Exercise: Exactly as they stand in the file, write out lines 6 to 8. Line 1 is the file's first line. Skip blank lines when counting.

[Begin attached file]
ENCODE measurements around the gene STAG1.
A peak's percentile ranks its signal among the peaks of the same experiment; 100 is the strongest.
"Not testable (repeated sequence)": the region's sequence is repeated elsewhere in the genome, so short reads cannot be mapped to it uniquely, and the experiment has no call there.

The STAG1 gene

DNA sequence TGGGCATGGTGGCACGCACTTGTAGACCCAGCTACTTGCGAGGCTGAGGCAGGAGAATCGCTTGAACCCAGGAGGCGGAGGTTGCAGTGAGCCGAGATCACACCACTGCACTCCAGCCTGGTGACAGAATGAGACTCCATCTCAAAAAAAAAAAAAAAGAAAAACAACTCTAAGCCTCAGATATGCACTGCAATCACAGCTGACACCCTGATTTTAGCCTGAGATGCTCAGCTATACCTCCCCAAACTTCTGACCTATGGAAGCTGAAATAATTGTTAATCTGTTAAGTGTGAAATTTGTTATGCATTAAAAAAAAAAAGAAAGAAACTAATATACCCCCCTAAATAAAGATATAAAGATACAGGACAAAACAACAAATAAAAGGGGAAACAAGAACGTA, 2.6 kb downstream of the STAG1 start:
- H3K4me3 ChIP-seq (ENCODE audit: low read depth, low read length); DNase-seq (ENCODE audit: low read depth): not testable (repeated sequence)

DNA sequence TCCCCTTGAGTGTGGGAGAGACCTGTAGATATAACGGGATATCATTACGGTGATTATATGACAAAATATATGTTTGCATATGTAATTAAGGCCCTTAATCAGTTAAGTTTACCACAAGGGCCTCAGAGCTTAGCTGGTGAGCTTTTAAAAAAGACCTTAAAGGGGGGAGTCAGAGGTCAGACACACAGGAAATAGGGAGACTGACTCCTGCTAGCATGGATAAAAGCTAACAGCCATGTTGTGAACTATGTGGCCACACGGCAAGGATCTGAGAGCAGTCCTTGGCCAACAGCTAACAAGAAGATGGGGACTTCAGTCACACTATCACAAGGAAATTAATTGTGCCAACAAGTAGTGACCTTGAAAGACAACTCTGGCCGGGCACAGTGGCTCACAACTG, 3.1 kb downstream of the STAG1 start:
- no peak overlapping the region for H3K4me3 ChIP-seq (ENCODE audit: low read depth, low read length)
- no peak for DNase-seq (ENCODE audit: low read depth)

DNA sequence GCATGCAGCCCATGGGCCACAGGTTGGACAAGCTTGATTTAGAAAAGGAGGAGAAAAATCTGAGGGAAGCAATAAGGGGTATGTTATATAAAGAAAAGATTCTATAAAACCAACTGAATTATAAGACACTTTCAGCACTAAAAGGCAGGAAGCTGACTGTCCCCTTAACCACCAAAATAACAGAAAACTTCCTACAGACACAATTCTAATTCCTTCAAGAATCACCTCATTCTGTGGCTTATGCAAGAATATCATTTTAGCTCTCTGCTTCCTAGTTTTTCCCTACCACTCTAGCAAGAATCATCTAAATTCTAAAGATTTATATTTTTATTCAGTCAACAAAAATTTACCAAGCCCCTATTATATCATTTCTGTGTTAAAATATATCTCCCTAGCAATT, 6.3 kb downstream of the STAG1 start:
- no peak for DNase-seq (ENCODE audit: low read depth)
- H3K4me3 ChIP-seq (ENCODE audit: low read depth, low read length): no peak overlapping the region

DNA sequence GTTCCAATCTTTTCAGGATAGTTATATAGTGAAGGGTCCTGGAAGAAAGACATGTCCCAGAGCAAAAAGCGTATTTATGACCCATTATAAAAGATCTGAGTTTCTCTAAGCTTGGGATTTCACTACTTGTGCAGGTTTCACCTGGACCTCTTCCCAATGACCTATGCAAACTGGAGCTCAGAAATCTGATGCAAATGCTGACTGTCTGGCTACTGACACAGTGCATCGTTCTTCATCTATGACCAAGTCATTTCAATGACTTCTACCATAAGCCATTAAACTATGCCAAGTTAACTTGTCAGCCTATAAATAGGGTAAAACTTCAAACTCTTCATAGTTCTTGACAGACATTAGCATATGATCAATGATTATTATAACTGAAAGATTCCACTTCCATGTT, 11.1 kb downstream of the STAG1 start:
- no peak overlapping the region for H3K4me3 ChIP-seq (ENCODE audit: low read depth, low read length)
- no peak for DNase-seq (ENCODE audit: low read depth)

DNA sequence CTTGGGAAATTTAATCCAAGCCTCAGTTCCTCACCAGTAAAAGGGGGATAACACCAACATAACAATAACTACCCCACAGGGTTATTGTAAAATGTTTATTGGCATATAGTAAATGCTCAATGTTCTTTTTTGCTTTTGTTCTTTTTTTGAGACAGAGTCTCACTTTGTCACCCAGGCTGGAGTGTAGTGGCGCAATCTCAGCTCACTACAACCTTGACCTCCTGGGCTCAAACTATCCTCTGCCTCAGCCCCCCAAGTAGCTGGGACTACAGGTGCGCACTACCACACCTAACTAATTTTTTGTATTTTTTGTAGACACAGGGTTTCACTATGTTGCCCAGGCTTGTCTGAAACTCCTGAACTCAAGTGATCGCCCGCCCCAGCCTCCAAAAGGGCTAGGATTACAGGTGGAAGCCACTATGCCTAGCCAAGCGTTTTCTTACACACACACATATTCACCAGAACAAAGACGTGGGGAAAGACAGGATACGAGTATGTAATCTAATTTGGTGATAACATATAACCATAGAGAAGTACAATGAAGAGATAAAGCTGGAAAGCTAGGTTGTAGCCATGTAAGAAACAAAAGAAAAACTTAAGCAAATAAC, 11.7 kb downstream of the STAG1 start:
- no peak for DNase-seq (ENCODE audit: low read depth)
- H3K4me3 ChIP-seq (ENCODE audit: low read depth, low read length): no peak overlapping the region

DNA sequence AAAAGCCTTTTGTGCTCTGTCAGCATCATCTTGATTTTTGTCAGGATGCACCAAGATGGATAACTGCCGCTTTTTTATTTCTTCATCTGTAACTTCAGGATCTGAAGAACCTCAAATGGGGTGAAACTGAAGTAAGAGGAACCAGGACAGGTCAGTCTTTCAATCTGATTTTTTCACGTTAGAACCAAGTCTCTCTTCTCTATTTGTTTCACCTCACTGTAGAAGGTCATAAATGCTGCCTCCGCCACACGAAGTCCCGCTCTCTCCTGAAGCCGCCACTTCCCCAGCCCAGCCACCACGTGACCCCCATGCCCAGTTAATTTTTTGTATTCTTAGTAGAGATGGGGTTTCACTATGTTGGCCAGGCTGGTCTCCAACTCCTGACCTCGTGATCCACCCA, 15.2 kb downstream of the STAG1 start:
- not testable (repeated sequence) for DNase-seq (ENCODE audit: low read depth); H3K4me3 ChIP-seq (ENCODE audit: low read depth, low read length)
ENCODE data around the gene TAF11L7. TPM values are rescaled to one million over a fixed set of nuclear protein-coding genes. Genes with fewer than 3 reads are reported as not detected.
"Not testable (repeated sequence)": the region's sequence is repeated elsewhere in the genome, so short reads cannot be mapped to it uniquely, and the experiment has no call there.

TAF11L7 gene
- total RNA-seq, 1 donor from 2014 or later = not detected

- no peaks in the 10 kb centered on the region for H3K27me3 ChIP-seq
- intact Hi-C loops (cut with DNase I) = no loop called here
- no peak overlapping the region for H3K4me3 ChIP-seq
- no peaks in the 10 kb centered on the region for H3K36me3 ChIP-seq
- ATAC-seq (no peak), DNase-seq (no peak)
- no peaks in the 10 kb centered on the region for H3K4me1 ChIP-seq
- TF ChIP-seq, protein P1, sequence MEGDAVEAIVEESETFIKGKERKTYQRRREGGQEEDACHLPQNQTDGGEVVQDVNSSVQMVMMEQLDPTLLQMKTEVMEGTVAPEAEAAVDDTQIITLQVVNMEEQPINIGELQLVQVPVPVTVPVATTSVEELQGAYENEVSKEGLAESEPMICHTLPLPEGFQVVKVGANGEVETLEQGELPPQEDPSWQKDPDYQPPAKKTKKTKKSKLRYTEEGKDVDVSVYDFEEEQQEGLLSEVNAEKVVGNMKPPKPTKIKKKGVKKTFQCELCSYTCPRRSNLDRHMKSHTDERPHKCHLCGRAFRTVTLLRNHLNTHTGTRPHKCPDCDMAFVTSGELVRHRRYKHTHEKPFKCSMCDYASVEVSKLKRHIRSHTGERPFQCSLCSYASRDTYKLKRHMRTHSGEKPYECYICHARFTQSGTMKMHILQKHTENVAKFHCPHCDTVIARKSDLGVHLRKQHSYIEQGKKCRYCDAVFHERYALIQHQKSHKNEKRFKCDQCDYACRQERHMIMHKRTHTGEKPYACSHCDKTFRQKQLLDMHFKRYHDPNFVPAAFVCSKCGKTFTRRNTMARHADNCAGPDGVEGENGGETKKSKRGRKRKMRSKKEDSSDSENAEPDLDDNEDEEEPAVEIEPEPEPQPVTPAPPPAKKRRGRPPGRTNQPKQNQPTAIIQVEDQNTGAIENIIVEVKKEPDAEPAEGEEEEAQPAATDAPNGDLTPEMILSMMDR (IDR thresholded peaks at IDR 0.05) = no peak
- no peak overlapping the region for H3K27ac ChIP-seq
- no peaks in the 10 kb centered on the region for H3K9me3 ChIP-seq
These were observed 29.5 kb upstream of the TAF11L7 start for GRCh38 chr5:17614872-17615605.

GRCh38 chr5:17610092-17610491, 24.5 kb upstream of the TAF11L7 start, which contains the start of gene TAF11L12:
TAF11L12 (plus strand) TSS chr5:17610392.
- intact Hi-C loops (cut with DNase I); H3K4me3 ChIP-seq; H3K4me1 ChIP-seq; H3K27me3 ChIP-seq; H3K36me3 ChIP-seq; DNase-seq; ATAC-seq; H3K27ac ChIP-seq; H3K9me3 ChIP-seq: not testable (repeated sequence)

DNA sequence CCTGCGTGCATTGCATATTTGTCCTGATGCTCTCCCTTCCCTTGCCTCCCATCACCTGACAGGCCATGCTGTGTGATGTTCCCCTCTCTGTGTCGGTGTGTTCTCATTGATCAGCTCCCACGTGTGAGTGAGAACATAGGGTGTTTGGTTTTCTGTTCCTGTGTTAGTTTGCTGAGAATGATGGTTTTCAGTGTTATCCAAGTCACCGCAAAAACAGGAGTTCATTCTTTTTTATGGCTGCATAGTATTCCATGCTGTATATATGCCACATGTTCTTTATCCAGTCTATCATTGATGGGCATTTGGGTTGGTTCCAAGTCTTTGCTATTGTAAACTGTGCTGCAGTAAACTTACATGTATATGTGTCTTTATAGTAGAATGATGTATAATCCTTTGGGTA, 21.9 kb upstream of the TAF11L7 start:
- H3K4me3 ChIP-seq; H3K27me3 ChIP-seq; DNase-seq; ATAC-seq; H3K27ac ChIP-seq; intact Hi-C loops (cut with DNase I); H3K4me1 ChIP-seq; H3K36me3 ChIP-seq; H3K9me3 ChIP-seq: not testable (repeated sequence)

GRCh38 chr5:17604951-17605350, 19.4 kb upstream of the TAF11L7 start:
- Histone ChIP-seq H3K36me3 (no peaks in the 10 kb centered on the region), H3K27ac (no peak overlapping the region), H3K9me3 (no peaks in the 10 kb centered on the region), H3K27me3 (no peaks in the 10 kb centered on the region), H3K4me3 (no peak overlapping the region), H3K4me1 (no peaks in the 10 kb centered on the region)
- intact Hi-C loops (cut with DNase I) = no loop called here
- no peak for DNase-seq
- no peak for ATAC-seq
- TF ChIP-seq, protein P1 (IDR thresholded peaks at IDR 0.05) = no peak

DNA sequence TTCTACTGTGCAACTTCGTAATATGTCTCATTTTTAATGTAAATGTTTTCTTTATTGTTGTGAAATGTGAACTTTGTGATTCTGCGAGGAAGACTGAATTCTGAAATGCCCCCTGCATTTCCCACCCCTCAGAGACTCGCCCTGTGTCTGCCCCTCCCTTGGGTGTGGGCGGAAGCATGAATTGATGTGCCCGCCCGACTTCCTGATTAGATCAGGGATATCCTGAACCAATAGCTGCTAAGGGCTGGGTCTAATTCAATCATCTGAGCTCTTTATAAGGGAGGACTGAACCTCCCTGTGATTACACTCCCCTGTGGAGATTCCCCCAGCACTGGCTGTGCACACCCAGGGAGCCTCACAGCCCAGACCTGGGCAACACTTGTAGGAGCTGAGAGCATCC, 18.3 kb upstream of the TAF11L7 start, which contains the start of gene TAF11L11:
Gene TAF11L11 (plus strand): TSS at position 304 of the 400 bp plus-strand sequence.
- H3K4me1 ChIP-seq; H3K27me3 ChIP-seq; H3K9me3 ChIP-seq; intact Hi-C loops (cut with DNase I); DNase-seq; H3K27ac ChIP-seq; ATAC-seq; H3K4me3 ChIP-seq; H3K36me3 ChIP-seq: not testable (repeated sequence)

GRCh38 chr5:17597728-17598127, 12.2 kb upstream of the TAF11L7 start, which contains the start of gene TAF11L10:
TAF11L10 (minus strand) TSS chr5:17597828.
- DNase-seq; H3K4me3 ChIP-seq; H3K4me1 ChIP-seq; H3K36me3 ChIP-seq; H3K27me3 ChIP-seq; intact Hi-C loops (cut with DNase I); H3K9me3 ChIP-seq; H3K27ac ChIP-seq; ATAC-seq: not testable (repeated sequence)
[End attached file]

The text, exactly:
- H3K4me3 ChIP-seq (ENCODE audit: low read depth, low read length); DNase-seq (ENCODE audit: low read depth): not testable (repeated sequence)

DNA sequence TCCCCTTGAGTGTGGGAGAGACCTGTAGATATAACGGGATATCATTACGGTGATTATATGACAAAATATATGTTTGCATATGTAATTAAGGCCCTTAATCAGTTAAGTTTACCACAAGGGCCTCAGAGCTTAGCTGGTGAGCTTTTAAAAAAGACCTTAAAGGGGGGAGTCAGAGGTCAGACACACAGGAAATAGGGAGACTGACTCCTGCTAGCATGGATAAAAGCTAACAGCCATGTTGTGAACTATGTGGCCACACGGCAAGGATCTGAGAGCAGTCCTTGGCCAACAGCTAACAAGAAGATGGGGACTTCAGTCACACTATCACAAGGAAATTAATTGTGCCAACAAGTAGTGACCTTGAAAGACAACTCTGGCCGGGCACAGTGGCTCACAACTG, 3.1 kb downstream of the STAG1 start:
- no peak overlapping the region for H3K4me3 ChIP-seq (ENCODE audit: low read depth, low read length)